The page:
• I lose money? Barely. For now, I’ve purposely set it up that I’d have to have this low of turn out at least three times in a row. In three more screenings I’ll have a bank loan (hopefully) and be working on this part time.
  • I’ll taint or ruin my public persona of being so “together” and successful. Surprise! Sometimes, I’m not that together. Often, I’m a mess in fact.

Event management is so volatile and unpredictable. Yes, there are best practices for marketing. Sometimes weather or pure chance can drastically affect your turn out. Sometimes we stumble, evaluate, and then readjust for the next try. (Those were 11 incredibly challenging words for me to believe when I pieced them together just now.)

Ultimately, it’s not about you as a person, really.

3. It’s okay that there’s no sound.

What’s worse than event management for me? Relying on technology to function in front of a group of people (which is funny, since what I want to do with the time when I’m not putting on events is teach video produciton.)

Every screening, no matter what kind of sound and projection tests I try to do, there’s always some small thing that goes wrong.

Last month for about 30 seconds there was no sound.

I beelined to the back of the theater, cursing high level profanities under my breath.

My super calm A/V pal quickly switched out the lines and saved the day.

Afterward, I reflected on the moment. How silly of me to expend so much energy getting so stressed. So people were uncomfortable for 30 seconds. Maybe even frustrated or angry.

In that moment I was my 11 year old self.

It’s all old stuff. Feeling friendless and unloved. Scared no one will come to my party. Failing to be fun if they do.

I’m thinking that the key is remembering in those 30 silent seconds that there’s nothing but love for me in that moment. Nothing but love.

4. There’s nothing but love.

“Who leaves a steady professional job in the middle of a recession?” or “How I followed my creative desires and made a brave decision.”

Good Guys vs. Bad Guys
For years I downplayed my family’s financial status, mostly influenced by the culture of political activists I was surrounded by. When you are immersed in an “us vs. them” where the “them” is people with financial wealth who oppress and plunder, of course your inclination is to do everything you can to distance yourself from the bad guys.

Now the days of self-imposed poverty are gone. I realized that I wasn’t doing anyone a service by denying the access to social and financial network that I have. Not facing financial priviledge does not get rid of economic disparities in wealth distribution in this country.

And, I don’t believe in good guys or bad guys any more, just people. People who are complex and damaged. Which is why I hated The Kite Runner but loved Shalimar the Clown. But musings on the representation of relgious hardliners in the Middle East is an entirely different blog post.Hopefully one I’ll write soon.

Saying it Out Loud
So even though people say it a million times a day on TV, and in conversation with each other and it’s one of the fundamental story arcs of every movie and song, I still have a hard time publicly admitting:

1. I want to start a business.

2. I want to be financially successful.

3. I want to run it as the sole owner, for now.

Clearly,  I should not have been awarded that American citizenship status when I was 18. Because what’s more American than wanting more? Than wanting to be rich?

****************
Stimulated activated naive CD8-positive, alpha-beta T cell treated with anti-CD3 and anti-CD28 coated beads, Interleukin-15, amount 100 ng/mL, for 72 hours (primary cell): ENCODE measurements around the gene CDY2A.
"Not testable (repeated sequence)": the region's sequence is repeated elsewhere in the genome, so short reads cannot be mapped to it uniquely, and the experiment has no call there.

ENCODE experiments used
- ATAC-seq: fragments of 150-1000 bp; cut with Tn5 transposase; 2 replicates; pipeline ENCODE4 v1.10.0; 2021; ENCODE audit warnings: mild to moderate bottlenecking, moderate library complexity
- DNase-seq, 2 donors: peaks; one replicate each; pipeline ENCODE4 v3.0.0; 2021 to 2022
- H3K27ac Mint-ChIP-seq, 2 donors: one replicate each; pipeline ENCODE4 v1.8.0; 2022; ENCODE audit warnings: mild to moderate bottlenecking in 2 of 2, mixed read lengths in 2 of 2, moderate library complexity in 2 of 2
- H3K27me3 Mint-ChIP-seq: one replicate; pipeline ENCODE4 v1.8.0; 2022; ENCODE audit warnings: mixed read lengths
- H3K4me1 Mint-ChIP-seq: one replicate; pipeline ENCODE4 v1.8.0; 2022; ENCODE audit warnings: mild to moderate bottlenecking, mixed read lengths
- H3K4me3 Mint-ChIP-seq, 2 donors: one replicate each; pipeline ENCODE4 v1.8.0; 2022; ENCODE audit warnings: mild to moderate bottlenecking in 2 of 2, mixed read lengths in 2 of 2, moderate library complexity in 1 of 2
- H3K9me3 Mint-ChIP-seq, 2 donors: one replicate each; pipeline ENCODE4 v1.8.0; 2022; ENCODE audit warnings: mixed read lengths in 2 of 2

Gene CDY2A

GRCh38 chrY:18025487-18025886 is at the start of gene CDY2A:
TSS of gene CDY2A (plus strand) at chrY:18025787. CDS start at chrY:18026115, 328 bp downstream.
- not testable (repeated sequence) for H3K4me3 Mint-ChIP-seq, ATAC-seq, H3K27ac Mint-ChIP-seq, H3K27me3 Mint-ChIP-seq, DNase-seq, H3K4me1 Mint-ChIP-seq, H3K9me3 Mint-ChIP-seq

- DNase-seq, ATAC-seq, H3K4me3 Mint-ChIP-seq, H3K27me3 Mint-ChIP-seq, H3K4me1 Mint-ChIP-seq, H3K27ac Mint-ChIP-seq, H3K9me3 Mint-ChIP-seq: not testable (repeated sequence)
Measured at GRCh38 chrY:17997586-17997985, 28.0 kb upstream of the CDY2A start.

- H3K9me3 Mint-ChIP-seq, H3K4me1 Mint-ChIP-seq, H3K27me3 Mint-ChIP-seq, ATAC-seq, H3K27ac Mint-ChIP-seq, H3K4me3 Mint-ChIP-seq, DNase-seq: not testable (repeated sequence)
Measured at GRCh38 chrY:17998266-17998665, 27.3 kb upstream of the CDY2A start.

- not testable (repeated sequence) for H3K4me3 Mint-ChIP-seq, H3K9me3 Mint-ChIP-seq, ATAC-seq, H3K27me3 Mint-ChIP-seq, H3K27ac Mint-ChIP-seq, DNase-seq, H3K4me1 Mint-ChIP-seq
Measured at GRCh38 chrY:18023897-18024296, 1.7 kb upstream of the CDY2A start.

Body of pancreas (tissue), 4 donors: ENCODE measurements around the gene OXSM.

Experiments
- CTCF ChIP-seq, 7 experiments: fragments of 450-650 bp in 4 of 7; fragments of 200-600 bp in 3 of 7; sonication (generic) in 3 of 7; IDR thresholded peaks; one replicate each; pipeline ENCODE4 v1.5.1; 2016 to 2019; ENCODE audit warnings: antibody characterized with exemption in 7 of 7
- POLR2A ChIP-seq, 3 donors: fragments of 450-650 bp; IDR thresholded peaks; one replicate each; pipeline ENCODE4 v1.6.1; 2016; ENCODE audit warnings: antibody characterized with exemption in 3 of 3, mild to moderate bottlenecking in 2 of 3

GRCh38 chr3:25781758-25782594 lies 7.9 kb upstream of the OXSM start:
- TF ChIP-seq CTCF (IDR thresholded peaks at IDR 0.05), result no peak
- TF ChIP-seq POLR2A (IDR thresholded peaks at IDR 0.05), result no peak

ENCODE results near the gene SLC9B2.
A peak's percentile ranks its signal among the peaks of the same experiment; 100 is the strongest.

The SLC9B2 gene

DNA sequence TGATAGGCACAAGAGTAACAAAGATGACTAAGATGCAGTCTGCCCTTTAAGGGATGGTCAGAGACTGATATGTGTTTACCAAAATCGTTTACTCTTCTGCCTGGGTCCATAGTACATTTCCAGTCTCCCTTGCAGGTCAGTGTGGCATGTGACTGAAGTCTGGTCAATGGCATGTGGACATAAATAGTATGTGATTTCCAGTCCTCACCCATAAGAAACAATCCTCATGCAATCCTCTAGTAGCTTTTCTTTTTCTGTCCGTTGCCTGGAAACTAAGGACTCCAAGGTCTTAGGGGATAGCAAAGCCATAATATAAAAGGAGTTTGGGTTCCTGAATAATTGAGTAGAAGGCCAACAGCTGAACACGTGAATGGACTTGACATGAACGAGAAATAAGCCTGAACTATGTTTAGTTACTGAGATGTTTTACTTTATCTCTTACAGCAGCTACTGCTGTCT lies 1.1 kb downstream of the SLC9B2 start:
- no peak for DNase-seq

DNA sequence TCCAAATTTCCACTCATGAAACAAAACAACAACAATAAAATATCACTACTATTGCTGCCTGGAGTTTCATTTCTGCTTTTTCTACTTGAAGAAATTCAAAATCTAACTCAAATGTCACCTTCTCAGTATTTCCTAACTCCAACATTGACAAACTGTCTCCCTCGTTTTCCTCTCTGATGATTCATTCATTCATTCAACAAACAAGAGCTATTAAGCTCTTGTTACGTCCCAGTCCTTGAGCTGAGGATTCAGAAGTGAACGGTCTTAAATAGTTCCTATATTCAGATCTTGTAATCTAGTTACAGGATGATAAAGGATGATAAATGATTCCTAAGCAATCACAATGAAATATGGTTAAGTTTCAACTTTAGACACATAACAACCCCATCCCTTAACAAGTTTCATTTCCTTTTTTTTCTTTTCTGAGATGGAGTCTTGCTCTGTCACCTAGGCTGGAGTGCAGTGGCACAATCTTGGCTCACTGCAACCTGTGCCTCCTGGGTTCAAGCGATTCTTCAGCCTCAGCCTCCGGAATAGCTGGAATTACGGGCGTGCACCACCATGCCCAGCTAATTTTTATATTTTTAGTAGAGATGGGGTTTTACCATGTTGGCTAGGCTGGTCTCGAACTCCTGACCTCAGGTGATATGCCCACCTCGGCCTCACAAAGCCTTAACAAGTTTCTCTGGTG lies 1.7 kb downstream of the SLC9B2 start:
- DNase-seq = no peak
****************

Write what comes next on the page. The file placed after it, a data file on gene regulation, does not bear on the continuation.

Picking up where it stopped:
I seem to have a lot of challenges connecting with a basic value that’s all around me. And I think it’s overly simplistic to blame it all on the years that I was surrounded by scruffy burn-the-rich punk rockers.

I thought the process of starting up this business was going to be a cerebral one of getting over the hurdles of learning about marketing logistics, learning to use computers and things I could train myself in.

But turns out it’s been mostly about:

1. Peeling aside all different shapes and forms of guilt that cling to me for a variety of reasons.

2. Feeling like I deserve it.

3. Feeling like I’m capable of it.

4. Being okay with making mistakes and falling on my face a few times along the way.

Number #4 is the most debilitating. Because one small sway of feeling like I might not be 100% “together” and on solid ground triggers every story of failure I have about myself in about a nanosecond. Is that how fast the Enterprise travels at warp speed? It’s that fast. Except instead of some good looking captain, it’s like some stinky, putrid sharp tounged monster giving orders.

“Make it so.” (That’s what Captain Pickard would say when he gave orders to his crew)

And then I’m back to believing I can’t pull this off successfully.

Finally, The News
A few weeks ago I told the lovely people at my paid day job that I am planning on leaving by the end of the summer to go back to teaching film and video production and to build The Flickering Light into a viable business and create a part time paid position for myself.

I entered my business plan into a local competetion earlier this year and recently found out that I’ve made it to the third round as a finalist. I have to go make a presentation to the panel of judges in a few weeks. If I win, I not only get a chunk of money, but I get a stamp of approval that will allow me to walk into a bank and get a loan. In otherwords: I’m incredibly close to making my dream of five years come true. eek.

Here I am in the meantime in crazy limbo. Full time until June 30th, part time the rest of the summer, a mortgage and student loans hanging over me, with no solid work lined up, yet. YET. And holding frequent negotiations with monsters so I can not feel “bad” for wanting to be successful.